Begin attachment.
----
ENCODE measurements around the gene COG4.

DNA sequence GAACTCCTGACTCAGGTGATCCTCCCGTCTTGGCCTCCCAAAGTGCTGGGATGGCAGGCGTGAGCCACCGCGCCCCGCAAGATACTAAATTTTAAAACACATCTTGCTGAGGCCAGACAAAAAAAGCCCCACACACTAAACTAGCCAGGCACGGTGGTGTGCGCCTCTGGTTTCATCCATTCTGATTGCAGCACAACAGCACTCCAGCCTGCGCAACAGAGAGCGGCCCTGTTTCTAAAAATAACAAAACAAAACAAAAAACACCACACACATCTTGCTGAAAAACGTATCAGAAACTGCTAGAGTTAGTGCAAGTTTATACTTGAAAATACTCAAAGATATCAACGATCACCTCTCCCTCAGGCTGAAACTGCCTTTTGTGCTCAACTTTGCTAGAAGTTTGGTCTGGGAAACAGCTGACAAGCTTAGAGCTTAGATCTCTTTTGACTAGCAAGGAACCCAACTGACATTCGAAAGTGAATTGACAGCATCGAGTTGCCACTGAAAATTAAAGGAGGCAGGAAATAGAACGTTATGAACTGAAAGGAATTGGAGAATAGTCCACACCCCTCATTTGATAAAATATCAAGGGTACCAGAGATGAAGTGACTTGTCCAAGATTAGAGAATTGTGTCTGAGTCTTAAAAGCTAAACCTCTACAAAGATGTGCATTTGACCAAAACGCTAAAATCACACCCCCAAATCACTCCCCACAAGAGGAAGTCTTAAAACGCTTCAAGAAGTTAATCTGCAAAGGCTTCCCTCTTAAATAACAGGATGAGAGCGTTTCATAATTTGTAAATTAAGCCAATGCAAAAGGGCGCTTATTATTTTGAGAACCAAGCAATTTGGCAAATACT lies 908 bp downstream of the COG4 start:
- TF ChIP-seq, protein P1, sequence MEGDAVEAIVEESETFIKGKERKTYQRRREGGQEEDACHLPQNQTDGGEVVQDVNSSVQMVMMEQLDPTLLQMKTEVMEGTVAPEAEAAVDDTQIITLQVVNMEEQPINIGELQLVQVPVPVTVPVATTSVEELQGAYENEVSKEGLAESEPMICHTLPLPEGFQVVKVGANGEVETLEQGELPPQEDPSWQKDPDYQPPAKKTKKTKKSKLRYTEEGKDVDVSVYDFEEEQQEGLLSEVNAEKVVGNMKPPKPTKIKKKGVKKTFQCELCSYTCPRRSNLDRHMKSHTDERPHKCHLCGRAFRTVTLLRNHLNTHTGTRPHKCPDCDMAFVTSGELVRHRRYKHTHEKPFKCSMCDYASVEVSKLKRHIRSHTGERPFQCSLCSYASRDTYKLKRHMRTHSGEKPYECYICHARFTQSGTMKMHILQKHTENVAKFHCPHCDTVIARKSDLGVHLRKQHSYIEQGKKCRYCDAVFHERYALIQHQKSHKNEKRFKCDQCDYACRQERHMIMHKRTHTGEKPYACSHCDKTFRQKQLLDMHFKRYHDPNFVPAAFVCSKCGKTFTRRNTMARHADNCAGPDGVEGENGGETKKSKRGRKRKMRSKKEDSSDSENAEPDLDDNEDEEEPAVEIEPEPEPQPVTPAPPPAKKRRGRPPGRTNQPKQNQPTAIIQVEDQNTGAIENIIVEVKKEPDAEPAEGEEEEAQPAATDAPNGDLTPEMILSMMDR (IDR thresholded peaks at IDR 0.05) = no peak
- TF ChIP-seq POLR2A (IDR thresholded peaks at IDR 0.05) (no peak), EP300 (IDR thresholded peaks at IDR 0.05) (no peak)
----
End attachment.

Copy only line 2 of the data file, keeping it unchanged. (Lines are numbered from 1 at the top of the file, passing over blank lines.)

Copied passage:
DNA sequence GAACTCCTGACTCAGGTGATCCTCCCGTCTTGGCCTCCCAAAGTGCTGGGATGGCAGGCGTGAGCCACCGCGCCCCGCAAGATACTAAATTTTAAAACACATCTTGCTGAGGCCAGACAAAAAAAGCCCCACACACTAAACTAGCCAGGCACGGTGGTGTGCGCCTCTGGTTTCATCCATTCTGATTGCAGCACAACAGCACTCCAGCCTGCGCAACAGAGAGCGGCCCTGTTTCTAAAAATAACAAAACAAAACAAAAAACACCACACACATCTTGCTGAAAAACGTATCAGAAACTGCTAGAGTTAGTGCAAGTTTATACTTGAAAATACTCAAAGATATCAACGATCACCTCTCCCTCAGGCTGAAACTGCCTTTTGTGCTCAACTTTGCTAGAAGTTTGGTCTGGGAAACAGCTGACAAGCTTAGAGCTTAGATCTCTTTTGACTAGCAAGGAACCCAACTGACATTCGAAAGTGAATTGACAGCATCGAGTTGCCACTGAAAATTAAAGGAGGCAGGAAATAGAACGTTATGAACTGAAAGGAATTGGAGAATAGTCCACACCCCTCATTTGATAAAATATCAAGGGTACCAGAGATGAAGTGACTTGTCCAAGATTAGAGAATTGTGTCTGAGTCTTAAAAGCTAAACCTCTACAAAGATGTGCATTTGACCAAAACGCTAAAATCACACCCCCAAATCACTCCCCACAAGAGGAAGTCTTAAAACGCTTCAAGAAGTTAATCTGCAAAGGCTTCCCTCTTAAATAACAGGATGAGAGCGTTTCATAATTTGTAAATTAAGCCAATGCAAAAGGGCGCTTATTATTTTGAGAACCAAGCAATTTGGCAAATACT lies 908 bp downstream of the COG4 start: